What were your first experiences with seafood?
I grew up on the California coast and had always been in love with the ocean. When I was living in Steamboat Springs, I worked as an executive chef and store manager for Charthouse Corporation. We were buying and selling thousands of pounds of seafood every week. I’ll never forget when tilapia hit the scene. Every night I’d have 10 to 15 people want to try it. Looking back at those experiences makes me realize that when I was buying and selling the seafood, I knew very little about its origins. I didn’t know much about the fishermen who were catching it, or the impacts the farms were having. Now we expect our chefs to know so much more.
How did you start FishChoice?
I’d been working with a nonprofit called FishWise
, and we saw a huge disconnect between conservation efforts and the people who were buying and selling seafood. We created a program to help retailers understand and profit from the environmental work going on. One of the big questions the buyers we worked with kept asking was, “Where do I get this product?” They needed quick, simple answers that fit with their business plans. FishChoice came about as a streamlined service to help buyers find companies that supplied seafood products approved by the environmental community. We work with environmental groups that make recommendations, whether it’s a rating or a certification, and then find suppliers that meet the criteria. Then we deliver that information to buyers across the country via our online database.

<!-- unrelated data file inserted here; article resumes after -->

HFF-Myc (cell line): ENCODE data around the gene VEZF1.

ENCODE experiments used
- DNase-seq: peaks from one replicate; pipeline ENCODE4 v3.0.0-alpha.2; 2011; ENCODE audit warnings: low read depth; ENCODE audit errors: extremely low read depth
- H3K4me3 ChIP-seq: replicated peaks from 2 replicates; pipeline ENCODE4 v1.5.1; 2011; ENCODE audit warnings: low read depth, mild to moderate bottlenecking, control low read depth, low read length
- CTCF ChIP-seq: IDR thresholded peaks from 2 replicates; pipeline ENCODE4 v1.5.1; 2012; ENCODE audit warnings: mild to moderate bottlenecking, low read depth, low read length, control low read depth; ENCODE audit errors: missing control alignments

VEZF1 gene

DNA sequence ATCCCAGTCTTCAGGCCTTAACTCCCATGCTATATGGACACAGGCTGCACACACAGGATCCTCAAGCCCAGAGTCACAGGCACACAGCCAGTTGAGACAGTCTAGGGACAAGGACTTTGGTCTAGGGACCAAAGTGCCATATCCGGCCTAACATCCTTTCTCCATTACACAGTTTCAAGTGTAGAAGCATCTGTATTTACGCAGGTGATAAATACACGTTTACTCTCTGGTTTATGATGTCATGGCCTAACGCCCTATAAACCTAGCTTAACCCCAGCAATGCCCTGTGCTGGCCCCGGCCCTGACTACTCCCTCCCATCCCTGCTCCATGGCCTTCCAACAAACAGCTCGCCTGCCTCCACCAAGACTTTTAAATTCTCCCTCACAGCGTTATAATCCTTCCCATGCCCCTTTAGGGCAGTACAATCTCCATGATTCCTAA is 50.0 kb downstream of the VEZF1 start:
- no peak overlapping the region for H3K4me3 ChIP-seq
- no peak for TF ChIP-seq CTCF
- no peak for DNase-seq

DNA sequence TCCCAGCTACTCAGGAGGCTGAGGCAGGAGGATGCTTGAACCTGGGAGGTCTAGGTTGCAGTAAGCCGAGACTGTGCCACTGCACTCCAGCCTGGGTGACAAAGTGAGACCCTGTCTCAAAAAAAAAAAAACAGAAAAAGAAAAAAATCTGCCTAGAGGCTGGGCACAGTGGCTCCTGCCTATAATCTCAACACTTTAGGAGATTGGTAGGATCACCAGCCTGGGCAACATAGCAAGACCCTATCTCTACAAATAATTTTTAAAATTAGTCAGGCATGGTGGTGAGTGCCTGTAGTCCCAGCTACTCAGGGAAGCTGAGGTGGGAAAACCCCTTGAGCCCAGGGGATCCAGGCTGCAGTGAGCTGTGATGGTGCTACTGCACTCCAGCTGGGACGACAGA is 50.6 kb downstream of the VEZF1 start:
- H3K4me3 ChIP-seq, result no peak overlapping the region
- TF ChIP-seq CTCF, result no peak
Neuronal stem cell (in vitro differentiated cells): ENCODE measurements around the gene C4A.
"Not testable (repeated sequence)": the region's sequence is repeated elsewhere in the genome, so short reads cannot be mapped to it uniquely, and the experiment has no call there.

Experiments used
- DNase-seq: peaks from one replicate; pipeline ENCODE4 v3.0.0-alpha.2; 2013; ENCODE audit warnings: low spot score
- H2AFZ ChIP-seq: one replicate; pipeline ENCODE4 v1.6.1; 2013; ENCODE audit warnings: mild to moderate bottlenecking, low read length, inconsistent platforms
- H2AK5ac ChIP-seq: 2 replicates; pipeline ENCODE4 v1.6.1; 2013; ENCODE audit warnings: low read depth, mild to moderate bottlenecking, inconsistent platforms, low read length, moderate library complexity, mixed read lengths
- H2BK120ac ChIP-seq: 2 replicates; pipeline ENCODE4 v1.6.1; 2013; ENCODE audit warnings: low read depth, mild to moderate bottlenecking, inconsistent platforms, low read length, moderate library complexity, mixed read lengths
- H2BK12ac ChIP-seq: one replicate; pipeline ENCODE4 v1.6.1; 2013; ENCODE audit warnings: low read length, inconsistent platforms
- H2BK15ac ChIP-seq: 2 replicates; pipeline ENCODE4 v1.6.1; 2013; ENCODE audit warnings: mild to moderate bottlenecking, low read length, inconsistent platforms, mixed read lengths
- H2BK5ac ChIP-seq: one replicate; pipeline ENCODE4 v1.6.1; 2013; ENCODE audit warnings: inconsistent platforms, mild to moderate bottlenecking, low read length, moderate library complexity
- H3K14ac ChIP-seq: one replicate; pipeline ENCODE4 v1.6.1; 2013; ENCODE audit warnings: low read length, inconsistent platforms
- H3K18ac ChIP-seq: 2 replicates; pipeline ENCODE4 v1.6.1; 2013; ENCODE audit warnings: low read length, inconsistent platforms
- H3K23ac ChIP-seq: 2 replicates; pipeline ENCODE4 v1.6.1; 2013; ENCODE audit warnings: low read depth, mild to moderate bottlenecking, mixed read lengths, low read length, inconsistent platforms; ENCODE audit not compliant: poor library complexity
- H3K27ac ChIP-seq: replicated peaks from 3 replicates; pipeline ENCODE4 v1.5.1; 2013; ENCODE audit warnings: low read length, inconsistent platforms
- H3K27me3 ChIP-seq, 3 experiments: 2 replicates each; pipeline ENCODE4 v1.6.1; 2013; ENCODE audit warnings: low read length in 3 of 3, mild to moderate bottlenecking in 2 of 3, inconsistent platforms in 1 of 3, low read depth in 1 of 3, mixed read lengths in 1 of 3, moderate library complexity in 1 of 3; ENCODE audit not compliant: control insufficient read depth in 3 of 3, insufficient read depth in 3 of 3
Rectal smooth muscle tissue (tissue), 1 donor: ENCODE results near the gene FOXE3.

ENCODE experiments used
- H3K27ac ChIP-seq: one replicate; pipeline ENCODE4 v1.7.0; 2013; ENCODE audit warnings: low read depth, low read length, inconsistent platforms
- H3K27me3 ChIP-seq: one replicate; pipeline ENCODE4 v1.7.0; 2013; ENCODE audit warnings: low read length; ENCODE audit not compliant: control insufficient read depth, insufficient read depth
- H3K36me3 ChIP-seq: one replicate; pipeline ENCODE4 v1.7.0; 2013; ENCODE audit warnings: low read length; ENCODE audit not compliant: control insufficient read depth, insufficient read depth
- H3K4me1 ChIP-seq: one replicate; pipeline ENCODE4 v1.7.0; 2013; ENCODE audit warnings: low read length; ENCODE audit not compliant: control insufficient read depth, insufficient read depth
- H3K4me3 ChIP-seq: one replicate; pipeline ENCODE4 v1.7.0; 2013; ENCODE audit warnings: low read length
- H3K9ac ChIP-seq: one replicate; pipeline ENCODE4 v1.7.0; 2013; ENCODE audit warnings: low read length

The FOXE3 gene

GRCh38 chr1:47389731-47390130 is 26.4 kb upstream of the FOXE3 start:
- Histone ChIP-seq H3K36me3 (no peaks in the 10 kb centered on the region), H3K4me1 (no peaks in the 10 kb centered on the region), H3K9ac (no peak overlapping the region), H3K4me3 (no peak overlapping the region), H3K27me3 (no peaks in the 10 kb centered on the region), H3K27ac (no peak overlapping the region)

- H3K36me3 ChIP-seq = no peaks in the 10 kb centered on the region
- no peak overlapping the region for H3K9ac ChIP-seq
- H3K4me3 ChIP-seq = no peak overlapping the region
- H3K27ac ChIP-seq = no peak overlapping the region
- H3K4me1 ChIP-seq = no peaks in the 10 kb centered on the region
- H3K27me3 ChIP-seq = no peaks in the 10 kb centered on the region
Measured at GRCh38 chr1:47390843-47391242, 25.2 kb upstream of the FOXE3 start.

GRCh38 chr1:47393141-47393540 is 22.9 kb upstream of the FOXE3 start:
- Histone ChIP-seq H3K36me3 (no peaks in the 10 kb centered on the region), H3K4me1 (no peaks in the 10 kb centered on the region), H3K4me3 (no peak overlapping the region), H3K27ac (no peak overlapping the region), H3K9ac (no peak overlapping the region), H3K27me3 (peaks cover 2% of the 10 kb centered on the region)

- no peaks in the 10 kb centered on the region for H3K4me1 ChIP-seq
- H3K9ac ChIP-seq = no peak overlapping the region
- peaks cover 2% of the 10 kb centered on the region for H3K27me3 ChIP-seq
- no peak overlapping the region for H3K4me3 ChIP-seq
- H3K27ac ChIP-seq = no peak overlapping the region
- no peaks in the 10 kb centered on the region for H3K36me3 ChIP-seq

What is FishChoice’s definition of sustainable seafood?
Each environmental organization has a similar but slightly different definition of sustainability. At FishChoice, it’s important not to be defining sustainability ourselves. We aim to be a conduit for accurate and efficient information. We’re working on an educational platform that lets buyers learn about purchases being made from an aggregated environmental perspective. We’ve partnered with a lot of different organizations to present the information on a species basis rather than an organizational one.
How has FishChoice been going?
Since launching, the number of registered users and the site usage has gone up. In the beginning we explained how important it was for suppliers to be involved in the environmental community. Now they’re coming to us saying, “Look what we’re doing differently. Help us get in front of the buyers that want us.” We’re seeing an increase in demand from both sides.
What do you envision FishChoice’s role in the Future of Fish project as well as in the more general future of fish?
FishChoice is a platform to connect people. We can help investors see where the markets are for a given product, that fish that were caught or farmed in a certain way, and we can help the fishermen and farmers know about investment possibilities. When changes happen on the water and a company improves its practices, FishChoice is an excellent way of connecting that company with buyers.